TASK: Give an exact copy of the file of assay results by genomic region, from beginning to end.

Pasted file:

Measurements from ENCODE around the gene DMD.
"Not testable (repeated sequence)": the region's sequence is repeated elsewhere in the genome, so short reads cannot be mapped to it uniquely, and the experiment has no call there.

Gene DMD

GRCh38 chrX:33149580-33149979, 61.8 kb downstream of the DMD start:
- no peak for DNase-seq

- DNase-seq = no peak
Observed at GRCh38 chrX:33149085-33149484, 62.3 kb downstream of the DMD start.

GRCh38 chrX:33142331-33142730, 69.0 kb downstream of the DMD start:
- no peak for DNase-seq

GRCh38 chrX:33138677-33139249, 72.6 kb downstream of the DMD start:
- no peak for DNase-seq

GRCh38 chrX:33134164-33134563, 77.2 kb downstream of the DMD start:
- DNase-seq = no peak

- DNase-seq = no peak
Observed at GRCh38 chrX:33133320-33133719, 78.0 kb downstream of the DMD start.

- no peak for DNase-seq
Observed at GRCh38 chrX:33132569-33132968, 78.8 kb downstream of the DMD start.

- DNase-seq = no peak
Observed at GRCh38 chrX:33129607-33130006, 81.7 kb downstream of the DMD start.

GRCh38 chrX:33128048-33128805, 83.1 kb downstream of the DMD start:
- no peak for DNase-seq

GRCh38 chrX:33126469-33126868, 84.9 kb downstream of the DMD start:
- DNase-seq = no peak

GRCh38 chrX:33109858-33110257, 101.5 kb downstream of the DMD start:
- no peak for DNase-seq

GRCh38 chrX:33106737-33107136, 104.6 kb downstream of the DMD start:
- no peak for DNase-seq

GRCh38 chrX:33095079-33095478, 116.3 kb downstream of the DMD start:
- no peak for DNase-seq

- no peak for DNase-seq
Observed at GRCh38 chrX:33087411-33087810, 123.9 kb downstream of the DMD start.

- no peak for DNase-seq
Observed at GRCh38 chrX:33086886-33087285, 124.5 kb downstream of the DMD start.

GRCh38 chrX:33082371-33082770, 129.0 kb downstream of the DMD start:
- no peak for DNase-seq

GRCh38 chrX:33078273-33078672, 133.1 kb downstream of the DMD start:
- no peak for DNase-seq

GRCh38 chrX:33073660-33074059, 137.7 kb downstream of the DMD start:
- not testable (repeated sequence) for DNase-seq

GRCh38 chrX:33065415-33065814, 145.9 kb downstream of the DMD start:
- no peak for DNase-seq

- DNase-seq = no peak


Measurements from ENCODE around the gene DMD.
"Not testable (repeated sequence)": the region's sequence is repeated elsewhere in the genome, so short reads cannot be mapped to it uniquely, and the experiment has no call there.

Gene DMD

GRCh38 chrX:33149580-33149979, 61.8 kb downstream of the DMD start:
- no peak for DNase-seq

- DNase-seq = no peak
Observed at GRCh38 chrX:33149085-33149484, 62.3 kb downstream of the DMD start.

GRCh38 chrX:33142331-33142730, 69.0 kb downstream of the DMD start:
- no peak for DNase-seq

GRCh38 chrX:33138677-33139249, 72.6 kb downstream of the DMD start:
- no peak for DNase-seq

GRCh38 chrX:33134164-33134563, 77.2 kb downstream of the DMD start:
- DNase-seq = no peak

- DNase-seq = no peak
Observed at GRCh38 chrX:33133320-33133719, 78.0 kb downstream of the DMD start.

- no peak for DNase-seq
Observed at GRCh38 chrX:33132569-33132968, 78.8 kb downstream of the DMD start.

- DNase-seq = no peak
Observed at GRCh38 chrX:33129607-33130006, 81.7 kb downstream of the DMD start.

GRCh38 chrX:33128048-33128805, 83.1 kb downstream of the DMD start:
- no peak for DNase-seq

GRCh38 chrX:33126469-33126868, 84.9 kb downstream of the DMD start:
- DNase-seq = no peak

GRCh38 chrX:33109858-33110257, 101.5 kb downstream of the DMD start:
- no peak for DNase-seq

GRCh38 chrX:33106737-33107136, 104.6 kb downstream of the DMD start:
- no peak for DNase-seq

GRCh38 chrX:33095079-33095478, 116.3 kb downstream of the DMD start:
- no peak for DNase-seq

- no peak for DNase-seq
Observed at GRCh38 chrX:33087411-33087810, 123.9 kb downstream of the DMD start.

- no peak for DNase-seq
Observed at GRCh38 chrX:33086886-33087285, 124.5 kb downstream of the DMD start.

GRCh38 chrX:33082371-33082770, 129.0 kb downstream of the DMD start:
- no peak for DNase-seq

GRCh38 chrX:33078273-33078672, 133.1 kb downstream of the DMD start:
- no peak for DNase-seq

GRCh38 chrX:33073660-33074059, 137.7 kb downstream of the DMD start:
- not testable (repeated sequence) for DNase-seq

GRCh38 chrX:33065415-33065814, 145.9 kb downstream of the DMD start:
- no peak for DNase-seq

- DNase-seq = no peak